Launched at the 2011 Open Knowledge Foundation Conference in Berlin, curates a list of over 400 open data portals from around the world, including and New Zealand’s Open Data Case Studies. These portals specifically also provide a collection of case studies on how these portals have been used and contributed to social impact.

United States – Impact Case Studies

In addition to providing access to numerous government data sets, the site also highlights examples of open data impact, including impact in “cost savings, efficiency, fuel for business, improved civic services, informed policy, performance planning, research and scientific discoveries, transparency and accountability, and increased public participation in the democratic dialogue.”

New Zealand – Open Data Case Studies

New Zealand’s Office of the Chief Information Office provides a list of case studies that highlight “the innovative implementation of government ICT initiatives, the successful contribution to the delivery of ICT functional leadership, and the impact of innovative re-use of open government data.” The portal showcases over 30 open data case studies from 2012 to 2015 across various open data use categories, including apps and tools; new skills; central government releases; statistics; and local government releases.


Several Open Data intermediaries have also developed a set of client-studies, including:

CKAN Case Studies

The CKAN data management platform helps “numerous governments, organisations and communities around the world” catalogue, search and display data.15 The site showcases 116 instances of use across Europe, Asia, Africa, South America, North America and Australasia as well five in-depth case studies from the U.K., the European Union, Helsinki and the International Aid Transparency Initiative (IATI).

DKAN Case Studies

DKAN is the Drupal-based open source data platform that includes a full suite of cataloging, publishing and visualization features that allows governments, nonprofits and universities to easily publish data to the public. The eight case studies featured on the site present an overview of the client, the project, the goal of the work and the impact of the project.

Esri Case Studies

Esri provides enterprise geographic information systems (GIS) to help its clients “make timely, informed and mission-critical decisions by leveraging the power of geography.”16 Esri provides over 80 case studies on how businesses, government agencies and nonprofits across sectors have used map-based data for decision-making and social impact.

Granicus Case Studies

Granicus manages “the world’s largest and most reliable legislative content network—containing more than 5 million government media files and public records and maintaining a 99.98% uptime track-record.” Granicus provides 30 case studies of cities across the U.S. who are “leveraging their technology to successfully run their day-to-day government information tasks including webcasting public meetings, managing and delivering legislative information, collaborating with citizens, and more.”17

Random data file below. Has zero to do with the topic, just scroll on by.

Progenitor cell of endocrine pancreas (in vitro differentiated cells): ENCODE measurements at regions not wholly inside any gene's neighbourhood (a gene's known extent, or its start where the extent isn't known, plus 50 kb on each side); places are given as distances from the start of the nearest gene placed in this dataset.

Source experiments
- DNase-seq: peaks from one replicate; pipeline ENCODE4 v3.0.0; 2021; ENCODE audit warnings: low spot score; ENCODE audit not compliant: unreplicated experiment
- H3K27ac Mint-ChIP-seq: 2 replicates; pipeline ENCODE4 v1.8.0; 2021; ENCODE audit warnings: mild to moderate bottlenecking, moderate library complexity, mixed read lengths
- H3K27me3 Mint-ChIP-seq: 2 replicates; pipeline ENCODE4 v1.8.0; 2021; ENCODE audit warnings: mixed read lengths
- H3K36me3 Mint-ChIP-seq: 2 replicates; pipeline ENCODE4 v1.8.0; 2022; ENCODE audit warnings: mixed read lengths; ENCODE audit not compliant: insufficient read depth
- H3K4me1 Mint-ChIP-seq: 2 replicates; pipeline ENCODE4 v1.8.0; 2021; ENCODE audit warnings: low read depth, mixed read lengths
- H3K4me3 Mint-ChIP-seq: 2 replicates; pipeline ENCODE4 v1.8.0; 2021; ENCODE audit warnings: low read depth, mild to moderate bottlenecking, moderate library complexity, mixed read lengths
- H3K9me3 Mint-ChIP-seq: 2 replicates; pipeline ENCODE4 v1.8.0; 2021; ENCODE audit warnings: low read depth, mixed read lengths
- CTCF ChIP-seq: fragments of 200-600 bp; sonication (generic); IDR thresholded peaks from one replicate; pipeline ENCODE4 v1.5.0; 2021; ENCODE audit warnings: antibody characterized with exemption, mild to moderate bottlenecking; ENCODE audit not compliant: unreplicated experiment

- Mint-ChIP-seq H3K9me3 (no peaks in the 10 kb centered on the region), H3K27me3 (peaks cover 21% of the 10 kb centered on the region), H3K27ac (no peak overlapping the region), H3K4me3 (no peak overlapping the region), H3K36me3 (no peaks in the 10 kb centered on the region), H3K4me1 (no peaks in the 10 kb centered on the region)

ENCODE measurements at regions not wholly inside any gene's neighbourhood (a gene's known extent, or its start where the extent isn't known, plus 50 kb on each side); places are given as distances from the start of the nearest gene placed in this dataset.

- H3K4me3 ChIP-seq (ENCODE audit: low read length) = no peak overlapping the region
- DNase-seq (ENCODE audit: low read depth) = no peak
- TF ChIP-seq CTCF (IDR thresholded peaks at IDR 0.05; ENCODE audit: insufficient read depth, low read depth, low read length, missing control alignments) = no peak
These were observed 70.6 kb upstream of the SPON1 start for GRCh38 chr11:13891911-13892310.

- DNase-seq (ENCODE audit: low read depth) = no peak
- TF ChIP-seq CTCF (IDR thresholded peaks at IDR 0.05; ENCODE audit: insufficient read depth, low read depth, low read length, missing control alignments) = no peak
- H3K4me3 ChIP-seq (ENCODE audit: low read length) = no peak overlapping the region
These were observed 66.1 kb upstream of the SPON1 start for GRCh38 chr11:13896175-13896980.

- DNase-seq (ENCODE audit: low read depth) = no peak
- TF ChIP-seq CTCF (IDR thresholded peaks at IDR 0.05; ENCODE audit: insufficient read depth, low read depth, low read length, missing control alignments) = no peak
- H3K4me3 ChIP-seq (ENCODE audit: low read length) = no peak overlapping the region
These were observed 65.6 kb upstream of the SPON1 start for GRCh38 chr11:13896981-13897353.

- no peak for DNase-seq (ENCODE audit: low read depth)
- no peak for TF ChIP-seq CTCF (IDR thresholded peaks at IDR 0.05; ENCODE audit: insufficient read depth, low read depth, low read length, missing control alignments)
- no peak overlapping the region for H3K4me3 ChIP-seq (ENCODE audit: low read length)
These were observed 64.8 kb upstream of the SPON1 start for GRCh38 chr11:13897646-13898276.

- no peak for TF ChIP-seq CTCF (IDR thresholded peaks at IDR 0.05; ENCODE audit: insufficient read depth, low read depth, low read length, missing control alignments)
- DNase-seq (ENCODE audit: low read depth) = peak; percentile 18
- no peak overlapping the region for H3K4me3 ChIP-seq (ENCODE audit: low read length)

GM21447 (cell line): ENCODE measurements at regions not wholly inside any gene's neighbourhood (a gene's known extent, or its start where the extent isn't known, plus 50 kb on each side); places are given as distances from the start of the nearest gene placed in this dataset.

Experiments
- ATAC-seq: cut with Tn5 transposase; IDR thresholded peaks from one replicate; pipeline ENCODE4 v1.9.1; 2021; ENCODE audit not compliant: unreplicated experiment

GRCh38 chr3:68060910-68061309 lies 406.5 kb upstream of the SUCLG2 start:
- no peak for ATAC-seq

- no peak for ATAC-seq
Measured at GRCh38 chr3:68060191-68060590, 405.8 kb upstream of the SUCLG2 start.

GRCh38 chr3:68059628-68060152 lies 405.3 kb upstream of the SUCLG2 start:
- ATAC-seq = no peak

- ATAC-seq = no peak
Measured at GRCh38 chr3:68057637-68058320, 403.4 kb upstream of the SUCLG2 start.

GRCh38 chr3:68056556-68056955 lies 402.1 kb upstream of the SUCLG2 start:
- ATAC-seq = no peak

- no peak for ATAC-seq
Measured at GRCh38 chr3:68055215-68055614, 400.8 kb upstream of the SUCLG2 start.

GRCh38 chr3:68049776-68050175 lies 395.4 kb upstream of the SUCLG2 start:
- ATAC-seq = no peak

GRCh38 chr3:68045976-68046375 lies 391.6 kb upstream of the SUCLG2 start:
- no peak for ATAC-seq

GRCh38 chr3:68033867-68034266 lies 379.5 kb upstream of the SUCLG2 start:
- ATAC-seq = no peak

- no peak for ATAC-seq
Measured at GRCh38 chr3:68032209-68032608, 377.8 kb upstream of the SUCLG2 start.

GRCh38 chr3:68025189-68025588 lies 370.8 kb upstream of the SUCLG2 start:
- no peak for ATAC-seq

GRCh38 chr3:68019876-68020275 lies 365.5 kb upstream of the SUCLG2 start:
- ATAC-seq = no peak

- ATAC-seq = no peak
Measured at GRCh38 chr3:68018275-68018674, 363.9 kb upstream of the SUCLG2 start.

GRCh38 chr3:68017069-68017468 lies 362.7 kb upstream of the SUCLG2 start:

IBM Smarter Cities Case Studies

The IBM Smarter Cities projects “help government leaders manage complex city environments, incidents and emergencies with a city solution that delivers operational insights.”18 Tools from the IBM Intelligent Operations Center (US) offer integrated data visualization, near real-time collaboration and deep analytics to help city agencies enhance the ongoing efficiency of city operations, plan for growth and coordinate and manage response efforts. The aim of the initiative is to help power more collaborative working relationships across businesses, industries and state and town lines – and draw in an ever more active and engaged citizenry.19 There are five in-depth interactive case studies from cities around the world available with details on what IBM did and how they did it.

Microsoft Case Studies

Microsoft open government solutions “allows governments to reach and interact with citizens when and where they need through secure and effective data sharing and open access across mixed technology environments.” The solutions help to “provide effective information between various government agencies and with constituents while not sacrificing security and privacy.”20 The diverse case studies set out the business needs of the organization (including governments, nonprofit organization and companies), the solution developed by Microsoft and the benefits of the initiative.

Socrata Case Studies

The Socrata case studies provide descriptions of Socrata-led initiatives with governments at the municipal (e.g., Boston), state (e.g., Hawaii) and federal levels (e.g., Spain). Each of the 29 case studies provides a description of the initiative, why it was developed and the main highlights of the project.

Open Data Resources


6 Hogge, Becky. “Open Data: Six Stories About Impact in the UK.” Omidyar Network. November 2015. https://www.omidyar. com/sites/default/ les/ le_archive/insights/Open%20Data_Six%20Stories%20About%20Impact%20in%20the%20UK/ OpenData_CaseStudies_Report_complete_DIGITAL_102715.pdf